We believe Molitor v. Kaneland Community Unit Dist. No. 302 (1959) 18 Ill.2d 11, 163 N.E.2d 89 means that, except as to the plaintiff-appellant there concerned, Thomas Molitor, the rule there announced abolishing the immunity from tort liability which was enjoyed by School Districts prior to that case does not have retrospective or retroactive application to cases arising out of occurrences prior to December 16, 1959, the date that the opinion in the Thomas Molitor case was filed, and that, except as to him, the rule established in that case applies prospectively only to cases arising out of future occurrences. See: List v. O'Connor (1960) 19 Ill.2d 337, 167 N.E.2d 188; Peters v. Bellinger (1960) 19 Ill.2d 367, 166 N.E.2d 581; Miller v. City of Chicago (1960) 25 Ill. App.2d 56, 165 N.E.2d 724. The full title of Molitor v. Kaneland Community Unit Dist. No. 302 (1959) 18 Ill.2d 11, 163 N.E.2d 89 in the Supreme Court was "Norma Molitor, a minor, Pamela Molitor, a minor, Ronald Molitor, a minor, and Thomas Molitor, a minor, all by Peter Molitor, their father and next friend; Thomas Molitor, a minor, by Peter Molitor, his father and next friend, appellant v. Kaneland Community Unit District No. 302, appellee." The appeal was by Thomas Molitor only from a judgment dismissing the complaint which was by Norma, Pamela, Ronald, and Thomas but on which Thomas alone elected to stand. The Supreme Court was fully aware that there were other plaintiffs involved — Norma, Pamela, and Ronald — who are among the plaintiffs-appellants in this present appeal. In giving its decision prospective application only it made but one exception — as to the plaintiff-appellant Thomas Molitor. There is no excepting language, or any reserving or limiting language as to anyone else. Ample opportunity was presented by the dissenting opinion and the partly concurring and partly dissenting opinion and by the petition of Norma, Pamela, and Ronald for leave to intervene and requesting clarification for the Court to make additional exceptions if it wished. But it did not do so. It is our duty, and that of the trial court, to follow the Supreme Court's decision as we understand it: Agricultural Transp. Ass'n v. Carpentier (1953) 2 Ill.2d 19, 116 N.E.2d 863.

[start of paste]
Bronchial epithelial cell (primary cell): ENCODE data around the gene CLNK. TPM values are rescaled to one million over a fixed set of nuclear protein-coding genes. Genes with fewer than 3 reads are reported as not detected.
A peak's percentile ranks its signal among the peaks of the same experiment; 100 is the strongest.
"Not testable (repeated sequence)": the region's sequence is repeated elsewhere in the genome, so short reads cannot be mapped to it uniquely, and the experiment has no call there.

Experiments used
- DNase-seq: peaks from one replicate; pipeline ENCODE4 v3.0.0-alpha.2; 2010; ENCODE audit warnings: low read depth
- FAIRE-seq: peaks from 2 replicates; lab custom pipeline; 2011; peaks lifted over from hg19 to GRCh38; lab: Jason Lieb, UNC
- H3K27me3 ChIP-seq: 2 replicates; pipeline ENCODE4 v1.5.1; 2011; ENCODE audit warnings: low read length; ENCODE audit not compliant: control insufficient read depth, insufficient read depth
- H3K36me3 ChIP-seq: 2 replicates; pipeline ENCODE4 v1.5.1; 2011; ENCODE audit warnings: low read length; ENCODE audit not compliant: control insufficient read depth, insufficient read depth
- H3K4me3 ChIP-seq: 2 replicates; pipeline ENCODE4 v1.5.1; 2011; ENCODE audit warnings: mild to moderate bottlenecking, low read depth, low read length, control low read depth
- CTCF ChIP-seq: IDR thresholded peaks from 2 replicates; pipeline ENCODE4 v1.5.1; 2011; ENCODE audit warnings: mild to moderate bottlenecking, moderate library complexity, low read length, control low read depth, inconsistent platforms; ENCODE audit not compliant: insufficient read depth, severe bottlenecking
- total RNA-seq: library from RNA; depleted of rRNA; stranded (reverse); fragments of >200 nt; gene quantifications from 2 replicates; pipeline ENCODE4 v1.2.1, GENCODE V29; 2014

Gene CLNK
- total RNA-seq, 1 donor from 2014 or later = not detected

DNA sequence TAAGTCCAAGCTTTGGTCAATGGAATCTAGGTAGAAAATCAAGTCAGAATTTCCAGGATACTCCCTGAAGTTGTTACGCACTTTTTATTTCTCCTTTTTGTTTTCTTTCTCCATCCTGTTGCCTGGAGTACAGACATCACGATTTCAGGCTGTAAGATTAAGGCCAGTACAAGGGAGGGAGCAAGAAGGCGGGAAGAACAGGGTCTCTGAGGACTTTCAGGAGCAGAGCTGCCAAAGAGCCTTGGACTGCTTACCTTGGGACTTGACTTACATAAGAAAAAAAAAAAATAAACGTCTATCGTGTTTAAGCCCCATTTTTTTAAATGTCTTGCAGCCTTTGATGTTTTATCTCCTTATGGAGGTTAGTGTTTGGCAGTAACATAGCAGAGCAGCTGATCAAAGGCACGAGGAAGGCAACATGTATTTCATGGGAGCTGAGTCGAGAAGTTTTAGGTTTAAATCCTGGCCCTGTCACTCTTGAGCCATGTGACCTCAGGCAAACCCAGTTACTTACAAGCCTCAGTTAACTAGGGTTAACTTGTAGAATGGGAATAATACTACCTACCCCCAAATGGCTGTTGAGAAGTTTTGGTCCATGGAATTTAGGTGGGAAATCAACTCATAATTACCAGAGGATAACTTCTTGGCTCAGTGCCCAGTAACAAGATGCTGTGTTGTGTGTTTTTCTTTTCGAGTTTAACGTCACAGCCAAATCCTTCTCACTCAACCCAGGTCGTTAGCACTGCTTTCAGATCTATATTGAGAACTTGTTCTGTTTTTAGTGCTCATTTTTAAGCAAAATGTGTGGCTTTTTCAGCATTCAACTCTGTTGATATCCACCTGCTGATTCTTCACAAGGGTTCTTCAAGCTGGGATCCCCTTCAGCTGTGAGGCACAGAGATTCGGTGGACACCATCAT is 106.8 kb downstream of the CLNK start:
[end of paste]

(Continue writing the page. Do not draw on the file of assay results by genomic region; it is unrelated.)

For the reasons stated we believe that the Trial Court properly dismissed the common law counts of the complaints or amended complaints of these plaintiffs-appellants and entered judgments for the defendant.

The respective judgment orders will, therefore, be affirmed.

Affirmed.

SPIVEY, J. and WRIGHT, J., concur.

19610404

© 2002 VersusLaw Inc.